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You Are Free, Act Like It

30 September 2013

From author Susan Kaye Quinn:

Sometimes I think I was made for indie publishing: it’s writing and wild creativity mixed with massive amounts of rule breaking. And indies don’t just break rules. We blow them up, reducing them to subatomic particle sized pieces. Indie publishing isn’t just changing publishing, it’s changing writers.

It may take a while for this to sink in.

. . . .

There’s an invisible, oppressive tangle of influences pressing down on writers, telling them the “rules” from the very first moment they set pen to paper, saying what things are “acceptable” and “not acceptable” to write. It starts young, too. You should see the looks of shock on children’s faces when I teach writing workshops and lead them in a writing exercise and tell them they can write anything they like.

“Anything?” they ask. The deer-in-headlights look is somewhat from blank-page syndrome. But we’ve just finished talking about conflict being the root of the story and that they should use X vs. Y as a starting point, fill in the blanks. So, I’m not leaving them totally in the wind. Still, they’re agog. “We can write anything?” It’s like they’re just sure they heard me wrong.

“Yes, anything,” I say. “Monkeys vs. Zebras. Lettuce vs. Tomato. Pick something. Anything.”

“What if I want to write about zombies?”

“Zombies versus what?”


“Zombies vs. Aliens!” I point at her dramatically, doing my best Robin Williams impression from Dead Poet’s Society. “Now you’re thinking. Be daring!”

A small girl is looking at me intensely, so I turn to her. “What are you going to write about?” She doesn’t say anything. “You don’t have to share,” I say, lowering my Robin-Williams-volume. “Just write it.”

She hesitates. Then she says in this tiny voice, smaller even than she is, “Can I write about brain vs. body? Because the brain wants to live by itself and learn new things and go out into the world, but it can’t because it needs the body and the body doesn’t want to go. The body is afraid.”

Link to the rest at Susan Kaye Quinn and thanks to Lynn for the tip.


5 Comments to “You Are Free, Act Like It”

  1. While I am not really a fan of his, I often remember a little snippet of a Dennis Leary bit I heard on the comedy channel one morning:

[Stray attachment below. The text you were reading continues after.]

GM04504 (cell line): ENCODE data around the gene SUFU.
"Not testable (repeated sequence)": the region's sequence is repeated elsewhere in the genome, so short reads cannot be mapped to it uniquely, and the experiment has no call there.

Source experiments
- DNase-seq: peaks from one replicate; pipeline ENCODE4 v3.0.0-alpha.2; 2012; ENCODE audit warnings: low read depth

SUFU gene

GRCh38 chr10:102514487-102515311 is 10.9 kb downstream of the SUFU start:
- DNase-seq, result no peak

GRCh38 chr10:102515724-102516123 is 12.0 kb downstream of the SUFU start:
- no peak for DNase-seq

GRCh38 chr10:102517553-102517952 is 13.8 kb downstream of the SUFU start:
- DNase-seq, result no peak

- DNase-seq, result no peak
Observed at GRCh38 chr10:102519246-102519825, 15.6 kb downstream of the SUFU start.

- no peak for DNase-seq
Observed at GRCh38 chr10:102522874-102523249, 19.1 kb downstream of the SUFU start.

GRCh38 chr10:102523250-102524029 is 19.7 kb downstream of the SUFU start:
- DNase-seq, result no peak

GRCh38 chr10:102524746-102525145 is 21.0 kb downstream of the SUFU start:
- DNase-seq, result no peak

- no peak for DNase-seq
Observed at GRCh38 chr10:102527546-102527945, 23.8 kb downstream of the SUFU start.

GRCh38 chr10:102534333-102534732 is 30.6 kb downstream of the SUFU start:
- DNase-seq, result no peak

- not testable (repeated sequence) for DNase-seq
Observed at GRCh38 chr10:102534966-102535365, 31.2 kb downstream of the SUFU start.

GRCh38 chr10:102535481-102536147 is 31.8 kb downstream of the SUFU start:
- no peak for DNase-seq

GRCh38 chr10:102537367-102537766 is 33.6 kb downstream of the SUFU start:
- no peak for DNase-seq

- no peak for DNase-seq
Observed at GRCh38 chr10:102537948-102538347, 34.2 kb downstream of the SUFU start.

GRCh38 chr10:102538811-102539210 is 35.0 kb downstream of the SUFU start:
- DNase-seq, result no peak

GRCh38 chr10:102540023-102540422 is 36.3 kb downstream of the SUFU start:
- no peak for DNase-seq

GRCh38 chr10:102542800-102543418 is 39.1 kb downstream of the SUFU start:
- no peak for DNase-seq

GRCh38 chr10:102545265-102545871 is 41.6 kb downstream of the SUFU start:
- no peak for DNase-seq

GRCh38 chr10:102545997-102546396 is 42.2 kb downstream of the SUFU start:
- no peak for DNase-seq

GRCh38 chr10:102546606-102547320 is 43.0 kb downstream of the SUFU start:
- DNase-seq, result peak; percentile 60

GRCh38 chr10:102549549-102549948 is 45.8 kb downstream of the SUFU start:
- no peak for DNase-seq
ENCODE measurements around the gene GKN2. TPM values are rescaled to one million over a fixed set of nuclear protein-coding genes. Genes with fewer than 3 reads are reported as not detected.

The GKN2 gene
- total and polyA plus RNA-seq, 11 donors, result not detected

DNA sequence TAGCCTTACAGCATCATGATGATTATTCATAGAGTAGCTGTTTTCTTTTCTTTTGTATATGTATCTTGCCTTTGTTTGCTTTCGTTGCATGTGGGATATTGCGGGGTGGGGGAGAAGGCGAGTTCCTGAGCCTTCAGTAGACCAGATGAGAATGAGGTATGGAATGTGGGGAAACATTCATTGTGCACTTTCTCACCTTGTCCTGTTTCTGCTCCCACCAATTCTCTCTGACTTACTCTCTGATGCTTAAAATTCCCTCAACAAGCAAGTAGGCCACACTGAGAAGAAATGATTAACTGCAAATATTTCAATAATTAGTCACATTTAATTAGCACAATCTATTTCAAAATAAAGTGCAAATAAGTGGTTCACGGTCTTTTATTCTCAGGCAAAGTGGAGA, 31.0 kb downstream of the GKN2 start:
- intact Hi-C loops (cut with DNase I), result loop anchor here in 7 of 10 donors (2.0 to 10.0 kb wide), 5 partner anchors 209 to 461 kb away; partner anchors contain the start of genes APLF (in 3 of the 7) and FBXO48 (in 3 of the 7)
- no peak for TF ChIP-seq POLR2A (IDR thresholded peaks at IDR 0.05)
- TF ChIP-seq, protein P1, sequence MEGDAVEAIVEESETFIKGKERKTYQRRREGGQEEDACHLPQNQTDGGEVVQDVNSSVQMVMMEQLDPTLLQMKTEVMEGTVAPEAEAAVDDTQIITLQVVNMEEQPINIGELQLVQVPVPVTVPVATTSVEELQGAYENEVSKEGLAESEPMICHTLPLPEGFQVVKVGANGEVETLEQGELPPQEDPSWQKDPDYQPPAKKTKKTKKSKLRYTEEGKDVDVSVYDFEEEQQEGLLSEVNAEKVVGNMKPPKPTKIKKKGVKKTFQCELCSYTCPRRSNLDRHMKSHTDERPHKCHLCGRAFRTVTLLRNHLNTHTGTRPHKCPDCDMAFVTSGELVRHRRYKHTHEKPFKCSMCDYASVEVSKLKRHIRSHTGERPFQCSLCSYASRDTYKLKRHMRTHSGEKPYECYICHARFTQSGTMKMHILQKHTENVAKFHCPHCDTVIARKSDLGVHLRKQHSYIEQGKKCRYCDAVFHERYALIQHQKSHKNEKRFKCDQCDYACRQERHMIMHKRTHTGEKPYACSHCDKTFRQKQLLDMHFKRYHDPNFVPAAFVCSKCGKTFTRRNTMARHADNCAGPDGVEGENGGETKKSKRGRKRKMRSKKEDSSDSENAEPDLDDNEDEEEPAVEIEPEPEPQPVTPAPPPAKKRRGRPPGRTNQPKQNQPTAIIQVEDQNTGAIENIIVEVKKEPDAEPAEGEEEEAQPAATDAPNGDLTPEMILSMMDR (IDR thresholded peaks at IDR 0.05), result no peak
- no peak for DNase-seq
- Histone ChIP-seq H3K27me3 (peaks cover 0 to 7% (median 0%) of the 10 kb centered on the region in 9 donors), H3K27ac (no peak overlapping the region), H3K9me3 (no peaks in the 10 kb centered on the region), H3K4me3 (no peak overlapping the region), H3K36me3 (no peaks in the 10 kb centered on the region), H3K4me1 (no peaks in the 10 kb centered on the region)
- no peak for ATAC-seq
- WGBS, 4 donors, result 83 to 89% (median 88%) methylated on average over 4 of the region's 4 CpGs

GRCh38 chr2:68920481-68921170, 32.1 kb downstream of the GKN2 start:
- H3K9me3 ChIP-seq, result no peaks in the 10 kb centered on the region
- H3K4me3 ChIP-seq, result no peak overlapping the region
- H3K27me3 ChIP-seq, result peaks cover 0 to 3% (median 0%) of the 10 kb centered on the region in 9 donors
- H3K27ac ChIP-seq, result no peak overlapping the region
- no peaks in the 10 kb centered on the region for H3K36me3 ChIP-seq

“My son came to me and said, ‘Dad, can we go dogsledding?’

    Now, my first impulse was to say, ‘Dogsledding? What the f***? Why would we do that? That’s nuts.’

    But then I thought for a second, and I looked at him, and I said, ‘We can do whatever the f*** we want, can’t we? Dogsledding? Why not? Let’s go.'”

    The point is not to be mercurial to the point of idiocy, the point is, We can do whatever the f*** we want. We should meet our obligations and avoid causing others unnecessary pain. After that, yes, really, we can do whatever the f*** we want. Remembering that is the beginning of all freedom.

  2. Some people don’t know what to do with freedom.

    • Like captive bred animals, they sometimes stare at the wide open spaces before them and shiver in fear. Some even go right back in the cage.

      (thinking of the authors who “try” indie publishing, don’t get the sales they were hoping for in the first month, and go running back to their agent/publisher.)

  3. That’s not a very good example. I taught fourth graders. At that age, children require rules and don’t like not having them. It takes a lot for them to understand that you want them to break the rules like that.

    She also spent some time explaining the rules, getting them to learn about conflict, and then turned around and told the kids they could now break the rules.

    This would work much better with older children, like high schoolers.

    Her point about adult writers, however, is spot on. We are free to do whatever we want. But not everyone likes breaking away from the tried-and-true.

  4. This is a lovely post. And very insightful. I completely agree – there has never been a better time to be a writer….although, I will say, 10 years from now things might be even better than they are now. 🙂

    Digital publishing and the new found freedom of the writer will change the world. It simply can’t be over-stated.

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